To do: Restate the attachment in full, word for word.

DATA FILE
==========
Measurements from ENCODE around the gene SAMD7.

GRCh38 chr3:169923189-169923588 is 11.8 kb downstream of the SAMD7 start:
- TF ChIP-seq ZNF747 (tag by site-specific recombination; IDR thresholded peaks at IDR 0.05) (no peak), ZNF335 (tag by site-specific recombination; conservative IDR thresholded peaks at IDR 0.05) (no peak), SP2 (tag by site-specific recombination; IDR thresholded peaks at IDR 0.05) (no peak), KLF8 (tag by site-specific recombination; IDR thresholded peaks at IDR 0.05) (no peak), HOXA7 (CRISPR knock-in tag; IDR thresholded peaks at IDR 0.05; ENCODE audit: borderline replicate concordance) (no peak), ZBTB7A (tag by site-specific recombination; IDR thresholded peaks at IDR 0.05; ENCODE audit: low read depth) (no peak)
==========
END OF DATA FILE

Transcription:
Measurements from ENCODE around the gene SAMD7.

GRCh38 chr3:169923189-169923588 is 11.8 kb downstream of the SAMD7 start:
- TF ChIP-seq ZNF747 (tag by site-specific recombination; IDR thresholded peaks at IDR 0.05) (no peak), ZNF335 (tag by site-specific recombination; conservative IDR thresholded peaks at IDR 0.05) (no peak), SP2 (tag by site-specific recombination; IDR thresholded peaks at IDR 0.05) (no peak), KLF8 (tag by site-specific recombination; IDR thresholded peaks at IDR 0.05) (no peak), HOXA7 (CRISPR knock-in tag; IDR thresholded peaks at IDR 0.05; ENCODE audit: borderline replicate concordance) (no peak), ZBTB7A (tag by site-specific recombination; IDR thresholded peaks at IDR 0.05; ENCODE audit: low read depth) (no peak)